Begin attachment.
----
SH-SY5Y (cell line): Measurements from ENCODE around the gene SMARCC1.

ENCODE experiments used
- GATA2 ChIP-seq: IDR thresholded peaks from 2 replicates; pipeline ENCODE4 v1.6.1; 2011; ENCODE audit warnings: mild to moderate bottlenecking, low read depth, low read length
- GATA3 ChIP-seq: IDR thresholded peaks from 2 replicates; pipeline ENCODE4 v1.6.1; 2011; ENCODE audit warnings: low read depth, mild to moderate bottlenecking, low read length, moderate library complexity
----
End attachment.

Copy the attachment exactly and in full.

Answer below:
SH-SY5Y (cell line): Measurements from ENCODE around the gene SMARCC1.

ENCODE experiments used
- GATA2 ChIP-seq: IDR thresholded peaks from 2 replicates; pipeline ENCODE4 v1.6.1; 2011; ENCODE audit warnings: mild to moderate bottlenecking, low read depth, low read length
- GATA3 ChIP-seq: IDR thresholded peaks from 2 replicates; pipeline ENCODE4 v1.6.1; 2011; ENCODE audit warnings: low read depth, mild to moderate bottlenecking, low read length, moderate library complexity